CLRI is a tuition-free, academic-year-long program (September-May) that prepares students and recent college graduates to navigate life after college. Through experiential learning, students explore careers in the nonprofit, private, public, and philanthropic sectors, while developing soft skills and leadership competencies for the 21st century.

How has your participation in CLRI contributed to your studies as a HPM major?

Within the HPM department, one question that is always emphasized is “How can we as public health advocates learn more about the various sectors and communities that we are going to someday work in?” This is a question I constantly think about. Specifically, I have worked with different nonprofit organizations in Providence, and I did not know much about the nonprofit sector other than they work with communities. However, being able to meet other individuals with notable careers in the nonprofit and government field has helped me gain a deeper understanding of both these sectors.

Moreover, CLRI has helped me think about ways in which I can add value and a voice to various communities that have encountered social disparities of health. Many of the visiting speakers at CLRI have done an extensive amount of research in different areas that affect the scarcity of resources in their profession, and this has inspired me to do the same.

How has this program contributed to your future professional and academic goals?

CLRI has contributed greatly to my future goals. In the future, I would like to obtain a graduate degree. CLRI has helped me envision what type of graduate school and program I want to pursue. I have been able to speak with numerous graduate students regarding their choice of school. These conversations have helped facilitate my own research as I look into programs.

As a whole, the program has allowed me to develop a deeper understanding of what type of profession I want to pursue after PC. I have been able to reflect on the things I am most passionate about, what inspires me, what drives me, and how can I continue to strengthen my interpersonal skills. I am interested in working in the government sector. Through this program, I have had the distinct pleasure of connecting with a multitude of speakers who work in the non-profit and government sector. Many of these connections embody a strong sense of connectedness and are always willing to lend a helping hand. Having these connections has been highly beneficial. They have helped me become more aware of different opportunities that both further develop my skills and correspond with my interests. I am eternally grateful for the guidance these connections have given me.

Is there a specific interaction during the program you would like to highlight?

During sessions, I am given the opportunity to ask speakers insightful questions. Once, I asked a speaker of color who holds an illustrious position in a field that I am interested in; “What advice can you give to someone who aspires to go into a similar field?” The speaker told me, “Always remain humble and never be discouraged. Certain situations we deal with because of our ethnicity builds character and helps us become more motivated and determined compared to our peers. Never let society make you feel that you are at a disadvantage.” Additionally, this individual gave me a metaphor on life and said, “When you get on an elevator and reach the top floor, always make sure to bring down the elevator so another person is able to get on.” It is important to keep this metaphor in mind because it resonates with me. As a first-generation college student, you are always paving a pathway not only for your family members, but also for any other members of your community. Paving the pathway for the next generation is valuable and helps to empower others to do the same. Being able to create a pathway and becoming a role model is essential.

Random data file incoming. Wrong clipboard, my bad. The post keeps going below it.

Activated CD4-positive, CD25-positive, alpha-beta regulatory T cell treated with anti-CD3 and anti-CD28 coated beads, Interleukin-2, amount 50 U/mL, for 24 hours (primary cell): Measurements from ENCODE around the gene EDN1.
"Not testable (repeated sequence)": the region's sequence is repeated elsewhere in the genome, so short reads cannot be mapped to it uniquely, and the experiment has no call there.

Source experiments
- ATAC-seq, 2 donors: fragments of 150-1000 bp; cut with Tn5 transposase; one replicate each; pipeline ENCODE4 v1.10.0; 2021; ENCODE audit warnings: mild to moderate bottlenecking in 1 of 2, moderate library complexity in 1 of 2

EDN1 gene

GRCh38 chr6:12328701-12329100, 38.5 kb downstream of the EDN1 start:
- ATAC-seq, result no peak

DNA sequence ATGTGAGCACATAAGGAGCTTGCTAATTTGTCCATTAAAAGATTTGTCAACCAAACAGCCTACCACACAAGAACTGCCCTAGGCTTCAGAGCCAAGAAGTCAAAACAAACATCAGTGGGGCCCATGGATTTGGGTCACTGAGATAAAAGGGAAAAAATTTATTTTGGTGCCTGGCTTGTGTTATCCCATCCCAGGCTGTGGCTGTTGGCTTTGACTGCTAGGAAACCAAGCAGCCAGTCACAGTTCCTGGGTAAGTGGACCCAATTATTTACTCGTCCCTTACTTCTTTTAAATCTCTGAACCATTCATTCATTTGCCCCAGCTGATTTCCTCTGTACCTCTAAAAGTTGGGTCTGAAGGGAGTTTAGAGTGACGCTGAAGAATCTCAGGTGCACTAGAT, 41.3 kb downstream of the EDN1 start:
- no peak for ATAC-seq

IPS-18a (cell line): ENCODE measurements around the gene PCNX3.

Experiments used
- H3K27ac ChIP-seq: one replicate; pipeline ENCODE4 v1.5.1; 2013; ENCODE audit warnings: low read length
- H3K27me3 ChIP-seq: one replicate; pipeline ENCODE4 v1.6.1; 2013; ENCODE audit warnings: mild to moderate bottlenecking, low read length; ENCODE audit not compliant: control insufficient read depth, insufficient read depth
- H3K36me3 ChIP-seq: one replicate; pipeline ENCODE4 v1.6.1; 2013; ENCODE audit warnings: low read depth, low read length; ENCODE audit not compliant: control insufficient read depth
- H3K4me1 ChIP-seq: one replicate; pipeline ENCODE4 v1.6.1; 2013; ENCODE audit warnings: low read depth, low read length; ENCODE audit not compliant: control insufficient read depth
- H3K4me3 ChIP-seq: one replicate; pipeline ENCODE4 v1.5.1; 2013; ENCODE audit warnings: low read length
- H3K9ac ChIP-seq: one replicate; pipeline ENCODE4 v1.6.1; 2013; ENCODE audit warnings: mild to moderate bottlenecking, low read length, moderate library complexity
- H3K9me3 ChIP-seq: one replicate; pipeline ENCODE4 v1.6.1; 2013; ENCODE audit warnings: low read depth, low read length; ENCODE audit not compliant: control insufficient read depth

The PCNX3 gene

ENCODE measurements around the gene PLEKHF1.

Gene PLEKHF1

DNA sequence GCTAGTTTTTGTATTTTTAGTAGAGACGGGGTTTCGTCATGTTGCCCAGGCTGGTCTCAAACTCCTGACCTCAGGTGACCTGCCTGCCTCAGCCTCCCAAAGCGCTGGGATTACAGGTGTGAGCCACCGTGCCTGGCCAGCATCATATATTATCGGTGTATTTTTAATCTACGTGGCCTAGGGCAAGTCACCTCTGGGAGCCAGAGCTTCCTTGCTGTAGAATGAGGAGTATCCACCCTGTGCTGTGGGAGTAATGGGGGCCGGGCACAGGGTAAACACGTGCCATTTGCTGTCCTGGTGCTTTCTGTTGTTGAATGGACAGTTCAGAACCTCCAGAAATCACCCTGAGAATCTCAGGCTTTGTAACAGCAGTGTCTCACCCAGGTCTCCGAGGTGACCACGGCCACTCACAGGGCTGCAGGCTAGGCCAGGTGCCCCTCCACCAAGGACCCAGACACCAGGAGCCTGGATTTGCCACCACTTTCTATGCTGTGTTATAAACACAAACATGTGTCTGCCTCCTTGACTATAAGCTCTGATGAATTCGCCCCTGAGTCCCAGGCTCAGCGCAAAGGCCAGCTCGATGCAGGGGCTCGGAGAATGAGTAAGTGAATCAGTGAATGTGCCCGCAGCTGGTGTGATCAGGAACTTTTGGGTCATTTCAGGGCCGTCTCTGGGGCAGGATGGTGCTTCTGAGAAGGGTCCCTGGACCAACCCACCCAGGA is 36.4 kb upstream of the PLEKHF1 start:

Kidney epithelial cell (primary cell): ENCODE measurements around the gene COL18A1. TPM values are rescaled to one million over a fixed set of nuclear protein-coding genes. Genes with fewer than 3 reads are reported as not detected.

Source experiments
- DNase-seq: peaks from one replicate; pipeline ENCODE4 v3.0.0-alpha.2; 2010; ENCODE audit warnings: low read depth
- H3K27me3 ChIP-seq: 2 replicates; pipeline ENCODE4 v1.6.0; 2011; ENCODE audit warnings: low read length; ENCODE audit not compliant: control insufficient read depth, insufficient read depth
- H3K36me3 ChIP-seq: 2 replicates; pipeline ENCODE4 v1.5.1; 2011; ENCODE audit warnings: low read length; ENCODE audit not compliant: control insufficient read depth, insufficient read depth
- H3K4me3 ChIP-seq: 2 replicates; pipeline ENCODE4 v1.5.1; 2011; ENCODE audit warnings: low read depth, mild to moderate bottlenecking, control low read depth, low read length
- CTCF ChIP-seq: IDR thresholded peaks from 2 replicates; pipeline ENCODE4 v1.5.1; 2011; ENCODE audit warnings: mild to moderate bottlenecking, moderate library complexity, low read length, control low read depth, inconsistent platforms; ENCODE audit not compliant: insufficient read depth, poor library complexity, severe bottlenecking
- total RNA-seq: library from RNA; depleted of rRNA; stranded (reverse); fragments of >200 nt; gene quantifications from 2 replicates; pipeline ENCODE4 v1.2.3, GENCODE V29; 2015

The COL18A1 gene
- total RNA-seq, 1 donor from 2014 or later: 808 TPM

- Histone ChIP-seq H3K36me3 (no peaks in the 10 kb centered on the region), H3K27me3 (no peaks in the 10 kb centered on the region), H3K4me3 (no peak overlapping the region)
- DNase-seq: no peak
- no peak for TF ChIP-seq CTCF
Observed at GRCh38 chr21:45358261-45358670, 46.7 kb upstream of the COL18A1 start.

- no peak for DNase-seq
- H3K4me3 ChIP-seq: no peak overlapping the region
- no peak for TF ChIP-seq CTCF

Would you recommend this program to other students and why?

I would definitely recommend this program because the experience is invaluable. This has been a learning experience that I cannot put into words. The conversations I have had about social change and what leadership means to various individuals have been fascinating. Anybody that is driven and inspired by social change should consider applying to this program. CLRI is a learning experience that you would not have in a classroom. Since this is a year-long program, every day I learn something different. For me, it has been an overwhelmingly positive experience because the connections I have made are the most meaningful. The program has inspired me to look for different avenues that will further hone my leadership skills.

Current PC students and recent alumni (ages 18-26) who are eligible are welcome to apply here for the 2021-22 CLRI class.